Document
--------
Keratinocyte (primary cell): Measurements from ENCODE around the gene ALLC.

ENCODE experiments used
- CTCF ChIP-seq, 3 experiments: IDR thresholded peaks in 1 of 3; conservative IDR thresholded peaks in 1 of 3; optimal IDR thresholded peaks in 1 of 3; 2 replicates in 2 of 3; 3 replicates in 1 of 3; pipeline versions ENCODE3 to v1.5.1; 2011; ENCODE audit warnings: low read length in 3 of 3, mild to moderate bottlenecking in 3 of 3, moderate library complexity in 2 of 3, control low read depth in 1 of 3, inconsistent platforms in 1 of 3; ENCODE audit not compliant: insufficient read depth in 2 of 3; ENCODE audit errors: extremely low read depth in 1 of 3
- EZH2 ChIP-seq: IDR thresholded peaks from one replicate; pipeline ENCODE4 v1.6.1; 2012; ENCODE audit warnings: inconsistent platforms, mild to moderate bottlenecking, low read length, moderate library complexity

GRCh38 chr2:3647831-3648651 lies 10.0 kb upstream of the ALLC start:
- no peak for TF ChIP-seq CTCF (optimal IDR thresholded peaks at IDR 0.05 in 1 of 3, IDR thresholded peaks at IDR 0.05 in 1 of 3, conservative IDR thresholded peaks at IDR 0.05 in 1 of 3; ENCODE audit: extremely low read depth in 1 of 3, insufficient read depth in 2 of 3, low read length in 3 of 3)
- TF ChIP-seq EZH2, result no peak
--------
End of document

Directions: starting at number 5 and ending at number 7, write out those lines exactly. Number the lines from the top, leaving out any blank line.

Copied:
GRCh38 chr2:3647831-3648651 lies 10.0 kb upstream of the ALLC start:
- no peak for TF ChIP-seq CTCF (optimal IDR thresholded peaks at IDR 0.05 in 1 of 3, IDR thresholded peaks at IDR 0.05 in 1 of 3, conservative IDR thresholded peaks at IDR 0.05 in 1 of 3; ENCODE audit: extremely low read depth in 1 of 3, insufficient read depth in 2 of 3, low read length in 3 of 3)
- TF ChIP-seq EZH2, result no peak